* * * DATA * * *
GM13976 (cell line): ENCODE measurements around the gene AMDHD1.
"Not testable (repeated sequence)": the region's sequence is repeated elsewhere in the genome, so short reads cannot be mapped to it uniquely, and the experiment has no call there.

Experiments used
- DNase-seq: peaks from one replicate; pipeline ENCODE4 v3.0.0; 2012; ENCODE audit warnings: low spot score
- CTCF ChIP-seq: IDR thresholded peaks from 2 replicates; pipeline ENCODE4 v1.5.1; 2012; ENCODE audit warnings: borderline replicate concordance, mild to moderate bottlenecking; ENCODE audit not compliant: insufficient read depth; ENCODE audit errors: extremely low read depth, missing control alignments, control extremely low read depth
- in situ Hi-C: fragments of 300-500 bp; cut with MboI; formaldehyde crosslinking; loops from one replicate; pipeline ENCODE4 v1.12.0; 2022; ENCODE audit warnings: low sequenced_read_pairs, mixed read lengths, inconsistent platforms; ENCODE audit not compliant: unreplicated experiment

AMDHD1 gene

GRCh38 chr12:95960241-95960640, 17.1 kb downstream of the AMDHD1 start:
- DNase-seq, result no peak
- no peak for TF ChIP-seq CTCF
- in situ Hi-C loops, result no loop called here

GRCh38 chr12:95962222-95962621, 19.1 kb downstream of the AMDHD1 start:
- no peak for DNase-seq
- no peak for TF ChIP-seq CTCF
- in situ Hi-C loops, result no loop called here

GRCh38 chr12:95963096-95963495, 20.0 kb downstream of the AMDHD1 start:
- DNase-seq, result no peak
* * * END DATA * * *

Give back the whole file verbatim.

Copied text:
GM13976 (cell line): ENCODE measurements around the gene AMDHD1.
"Not testable (repeated sequence)": the region's sequence is repeated elsewhere in the genome, so short reads cannot be mapped to it uniquely, and the experiment has no call there.

Experiments used
- DNase-seq: peaks from one replicate; pipeline ENCODE4 v3.0.0; 2012; ENCODE audit warnings: low spot score
- CTCF ChIP-seq: IDR thresholded peaks from 2 replicates; pipeline ENCODE4 v1.5.1; 2012; ENCODE audit warnings: borderline replicate concordance, mild to moderate bottlenecking; ENCODE audit not compliant: insufficient read depth; ENCODE audit errors: extremely low read depth, missing control alignments, control extremely low read depth
- in situ Hi-C: fragments of 300-500 bp; cut with MboI; formaldehyde crosslinking; loops from one replicate; pipeline ENCODE4 v1.12.0; 2022; ENCODE audit warnings: low sequenced_read_pairs, mixed read lengths, inconsistent platforms; ENCODE audit not compliant: unreplicated experiment

AMDHD1 gene

GRCh38 chr12:95960241-95960640, 17.1 kb downstream of the AMDHD1 start:
- DNase-seq, result no peak
- no peak for TF ChIP-seq CTCF
- in situ Hi-C loops, result no loop called here

GRCh38 chr12:95962222-95962621, 19.1 kb downstream of the AMDHD1 start:
- no peak for DNase-seq
- no peak for TF ChIP-seq CTCF
- in situ Hi-C loops, result no loop called here

GRCh38 chr12:95963096-95963495, 20.0 kb downstream of the AMDHD1 start:
- DNase-seq, result no peak